116    distributed, collaborative, hypertext information systems. HTTP has been in
    117    use by the World Wide Web global information initiative since 1990.
     115   The Hypertext Transfer Protocol (HTTP) is a stateless application-level
     116   protocol for distributed, collaborative, hypertext information systems.
    118117   This document provides an overview of HTTP architecture and its associated
    119118   terminology, defines the "http" and "https" Uniform Resource Identifier
    120    (URI) schemes, defines the HTTP/1.1 message syntax and parsing requirements,
    121    and describes general security concerns for implementations.
     119   (URI) schemes, defines the HTTP/1.1 message syntax and parsing
     120   requirements, and describes related security concerns for implementations.
    122121</t>   
    123122</abstract>
     
    144143<t>
    145144   The Hypertext Transfer Protocol (HTTP) is a stateless application-level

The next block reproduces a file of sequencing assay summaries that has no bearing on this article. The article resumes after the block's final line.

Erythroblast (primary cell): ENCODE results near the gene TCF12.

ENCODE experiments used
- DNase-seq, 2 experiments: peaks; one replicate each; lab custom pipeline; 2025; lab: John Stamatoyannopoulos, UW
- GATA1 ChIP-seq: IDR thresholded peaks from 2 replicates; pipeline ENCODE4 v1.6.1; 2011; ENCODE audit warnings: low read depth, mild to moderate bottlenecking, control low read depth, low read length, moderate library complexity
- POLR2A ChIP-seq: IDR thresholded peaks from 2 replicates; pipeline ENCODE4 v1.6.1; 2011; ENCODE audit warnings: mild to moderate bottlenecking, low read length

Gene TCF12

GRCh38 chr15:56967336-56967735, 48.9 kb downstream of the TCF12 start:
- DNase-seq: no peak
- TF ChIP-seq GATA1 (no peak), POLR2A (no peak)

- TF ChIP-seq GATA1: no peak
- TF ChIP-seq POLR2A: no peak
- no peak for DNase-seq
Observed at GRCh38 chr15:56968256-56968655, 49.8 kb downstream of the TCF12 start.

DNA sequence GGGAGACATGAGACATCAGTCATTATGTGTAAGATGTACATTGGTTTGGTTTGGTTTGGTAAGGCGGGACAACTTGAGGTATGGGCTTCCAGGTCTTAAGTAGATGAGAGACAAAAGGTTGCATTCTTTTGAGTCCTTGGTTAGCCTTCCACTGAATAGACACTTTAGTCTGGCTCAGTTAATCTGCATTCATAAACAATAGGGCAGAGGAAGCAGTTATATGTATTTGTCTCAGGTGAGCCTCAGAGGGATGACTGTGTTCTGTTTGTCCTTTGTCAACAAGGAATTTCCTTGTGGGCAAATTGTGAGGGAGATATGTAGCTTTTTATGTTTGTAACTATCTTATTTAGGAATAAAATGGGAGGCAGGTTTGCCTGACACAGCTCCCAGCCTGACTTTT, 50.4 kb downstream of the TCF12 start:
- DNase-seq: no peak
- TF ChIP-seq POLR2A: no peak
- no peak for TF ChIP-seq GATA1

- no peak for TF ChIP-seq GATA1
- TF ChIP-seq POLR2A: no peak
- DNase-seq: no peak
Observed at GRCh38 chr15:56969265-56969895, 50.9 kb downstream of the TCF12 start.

146    request/response protocol that uses extensible semantics and self-descriptive
    147    message payloads for flexible interaction with network-based hypertext
    148    information systems. This document is the first in a series of documents
    149    that collectively form the HTTP/1.1 specification:
     145   request/response protocol that uses extensible semantics and
     146   self-descriptive message payloads for flexible interaction with
     147   network-based hypertext information systems. This document is the first in
     148   a series of documents that collectively form the HTTP/1.1 specification: